An attractive young couple also here for a wedding, but a different one.  He's a drummer -- long hair curling on his starched collar, olive-skinned, courtly -- she's a teller at a bank -- baby blond, quick-laughing and certain as a senator.  They're from Minnesota - the Norwegian cadence held in check but still ready to rise like laughter off stage.  

Oh, dear.
 
I just realized you may have come here hoping for something more gear-shift and head stem.  Some technical pointers about how to pack for a 10-day trek?


The answer is, Lightly.

Or, Heavily.  In which case you will learn all the better how much a body at rest would like to stay there, how strong entropy's attraction, and the gravity of our situation in general.

If you happen to be the one who complained on Amazon about Into Thick Air: Biking to the Bellybutton of Six Continents (a book I've sworn to read just for that fanastic title) because the author
Talks all about people, places and things, but nothing about the actual bike, or the things related to the day to day struggle of a bike trip. It reads like a travellog, he may of just as well been travelling by car or bus.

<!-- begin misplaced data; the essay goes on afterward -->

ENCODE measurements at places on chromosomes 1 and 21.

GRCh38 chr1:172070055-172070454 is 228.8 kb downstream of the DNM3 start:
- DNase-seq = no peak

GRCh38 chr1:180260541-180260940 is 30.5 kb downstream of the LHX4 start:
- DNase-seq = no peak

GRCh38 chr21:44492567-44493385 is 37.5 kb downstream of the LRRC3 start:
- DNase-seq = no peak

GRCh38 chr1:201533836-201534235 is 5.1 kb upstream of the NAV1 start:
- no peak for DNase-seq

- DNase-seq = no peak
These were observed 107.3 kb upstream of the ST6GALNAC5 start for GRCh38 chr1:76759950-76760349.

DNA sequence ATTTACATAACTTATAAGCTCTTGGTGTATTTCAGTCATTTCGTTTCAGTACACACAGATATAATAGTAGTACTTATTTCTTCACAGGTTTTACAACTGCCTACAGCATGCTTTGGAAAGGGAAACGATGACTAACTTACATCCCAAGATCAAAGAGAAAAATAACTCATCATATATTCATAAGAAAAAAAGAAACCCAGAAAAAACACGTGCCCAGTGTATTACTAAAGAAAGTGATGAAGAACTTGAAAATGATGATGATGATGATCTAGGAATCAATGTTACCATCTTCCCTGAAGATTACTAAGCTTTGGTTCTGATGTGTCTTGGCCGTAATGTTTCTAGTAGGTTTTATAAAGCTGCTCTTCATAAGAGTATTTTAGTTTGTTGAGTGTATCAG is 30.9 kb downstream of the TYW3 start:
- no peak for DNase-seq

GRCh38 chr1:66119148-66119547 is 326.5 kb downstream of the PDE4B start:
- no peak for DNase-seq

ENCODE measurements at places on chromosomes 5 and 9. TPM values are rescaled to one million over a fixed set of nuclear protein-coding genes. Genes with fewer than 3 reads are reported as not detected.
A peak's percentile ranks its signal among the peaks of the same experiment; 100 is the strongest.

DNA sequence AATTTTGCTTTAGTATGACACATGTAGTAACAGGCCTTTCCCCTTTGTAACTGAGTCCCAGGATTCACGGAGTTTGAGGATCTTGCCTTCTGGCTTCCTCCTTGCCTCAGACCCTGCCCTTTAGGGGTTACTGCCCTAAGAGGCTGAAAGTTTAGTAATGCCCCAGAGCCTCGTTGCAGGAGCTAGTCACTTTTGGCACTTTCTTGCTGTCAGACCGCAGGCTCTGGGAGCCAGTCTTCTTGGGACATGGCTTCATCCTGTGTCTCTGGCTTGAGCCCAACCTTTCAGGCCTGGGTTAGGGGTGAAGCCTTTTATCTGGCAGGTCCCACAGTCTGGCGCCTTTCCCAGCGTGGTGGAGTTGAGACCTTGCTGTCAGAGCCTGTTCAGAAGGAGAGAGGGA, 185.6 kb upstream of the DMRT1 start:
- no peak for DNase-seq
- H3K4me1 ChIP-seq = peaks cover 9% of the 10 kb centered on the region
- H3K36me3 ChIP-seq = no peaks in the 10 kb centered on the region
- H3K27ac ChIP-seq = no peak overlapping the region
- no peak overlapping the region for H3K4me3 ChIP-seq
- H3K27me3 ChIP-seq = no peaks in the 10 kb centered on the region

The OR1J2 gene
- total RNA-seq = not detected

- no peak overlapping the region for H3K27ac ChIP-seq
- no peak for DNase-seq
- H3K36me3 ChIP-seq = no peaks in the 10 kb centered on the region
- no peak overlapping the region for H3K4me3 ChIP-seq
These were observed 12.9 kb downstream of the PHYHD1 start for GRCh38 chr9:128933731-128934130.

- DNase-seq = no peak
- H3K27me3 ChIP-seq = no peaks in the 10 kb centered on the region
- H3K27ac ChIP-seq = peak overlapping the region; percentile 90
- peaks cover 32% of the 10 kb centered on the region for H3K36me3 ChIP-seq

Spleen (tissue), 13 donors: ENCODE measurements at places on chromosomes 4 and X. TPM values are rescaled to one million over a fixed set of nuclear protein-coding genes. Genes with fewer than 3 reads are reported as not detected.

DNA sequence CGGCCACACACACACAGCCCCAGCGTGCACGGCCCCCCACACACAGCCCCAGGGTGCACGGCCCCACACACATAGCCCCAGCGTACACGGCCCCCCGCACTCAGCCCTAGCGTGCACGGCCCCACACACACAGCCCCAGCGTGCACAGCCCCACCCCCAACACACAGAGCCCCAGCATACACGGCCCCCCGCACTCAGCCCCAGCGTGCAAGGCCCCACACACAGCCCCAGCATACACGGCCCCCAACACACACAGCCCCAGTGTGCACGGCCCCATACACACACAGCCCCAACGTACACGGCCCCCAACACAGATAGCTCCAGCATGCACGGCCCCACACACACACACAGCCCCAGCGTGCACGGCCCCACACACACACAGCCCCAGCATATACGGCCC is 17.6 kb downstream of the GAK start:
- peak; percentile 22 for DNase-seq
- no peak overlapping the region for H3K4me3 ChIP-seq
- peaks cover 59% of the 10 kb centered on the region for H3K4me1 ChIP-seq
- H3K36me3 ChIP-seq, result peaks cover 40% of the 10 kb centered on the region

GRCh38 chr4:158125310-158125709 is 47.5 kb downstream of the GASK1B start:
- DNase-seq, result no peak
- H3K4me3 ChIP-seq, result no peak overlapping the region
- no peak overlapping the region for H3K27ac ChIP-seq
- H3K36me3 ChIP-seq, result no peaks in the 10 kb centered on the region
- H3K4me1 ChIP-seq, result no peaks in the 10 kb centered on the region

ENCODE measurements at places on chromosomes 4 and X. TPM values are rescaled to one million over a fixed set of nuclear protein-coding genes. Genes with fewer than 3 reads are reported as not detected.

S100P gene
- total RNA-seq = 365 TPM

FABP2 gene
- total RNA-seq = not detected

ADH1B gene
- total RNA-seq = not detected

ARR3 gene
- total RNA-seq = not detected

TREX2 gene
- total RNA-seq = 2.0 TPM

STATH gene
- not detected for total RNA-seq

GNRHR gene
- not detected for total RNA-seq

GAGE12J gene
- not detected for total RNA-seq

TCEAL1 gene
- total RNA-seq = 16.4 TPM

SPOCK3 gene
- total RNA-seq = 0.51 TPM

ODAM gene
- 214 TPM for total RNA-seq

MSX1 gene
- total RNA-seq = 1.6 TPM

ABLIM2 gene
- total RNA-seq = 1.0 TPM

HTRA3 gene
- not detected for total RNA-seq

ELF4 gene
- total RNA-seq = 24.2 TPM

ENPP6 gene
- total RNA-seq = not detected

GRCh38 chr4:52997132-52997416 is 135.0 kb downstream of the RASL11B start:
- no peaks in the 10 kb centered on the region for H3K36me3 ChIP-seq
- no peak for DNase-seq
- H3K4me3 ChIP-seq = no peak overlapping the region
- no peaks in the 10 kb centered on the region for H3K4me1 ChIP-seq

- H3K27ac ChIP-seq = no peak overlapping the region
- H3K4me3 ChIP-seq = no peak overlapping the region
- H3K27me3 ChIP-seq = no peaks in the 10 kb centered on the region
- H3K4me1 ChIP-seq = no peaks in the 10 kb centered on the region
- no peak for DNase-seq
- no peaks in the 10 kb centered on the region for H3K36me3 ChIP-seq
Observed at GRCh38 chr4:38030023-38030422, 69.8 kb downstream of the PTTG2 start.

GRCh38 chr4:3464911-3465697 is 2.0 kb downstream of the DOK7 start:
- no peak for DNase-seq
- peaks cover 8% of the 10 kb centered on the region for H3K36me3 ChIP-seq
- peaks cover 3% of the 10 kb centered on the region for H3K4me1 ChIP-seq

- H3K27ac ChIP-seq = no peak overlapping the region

I am sorry for you.  I have nothing to tell you but people, places and things. Our actual bikes are the ones we always ride, comfortable as old shoes from so many miles, and just that notice-worthy. And the day to day struggle of the bike ride is mostly just pedal-pedal-pedal.  Interspersed with map-reading.  Which today I will not look beyond.

Yes, we might as well have traveled by car or bus all through our lives together.  Except if we had, we would not have ever spent a night here in Mount Vernon, Washington.  Would have driven through on the interstate yesterday afternoon and been in British Columbia already.  If we had come this way at all.

And we would have missed out on this breakfast.  And the hors d'oeuvres - tiny quiches, wraps, crudites catered by our hostess for yet a third wedding the night before (should I have seen the writing on the wall?  Shades of the Bridegroom Cometh!),  packaged up for us and pressed on us as we wheeled away.  We would have missed those savory bites, gratefully received and greedily consumed at the ferry dock sixteen miles later.  Missed them without knowing what we were missing.  And the hugs our hostess gave us and the waves of the other guests driving past as we walked our well-laden bikes down the steep and gravel drive out into the morning of a new day.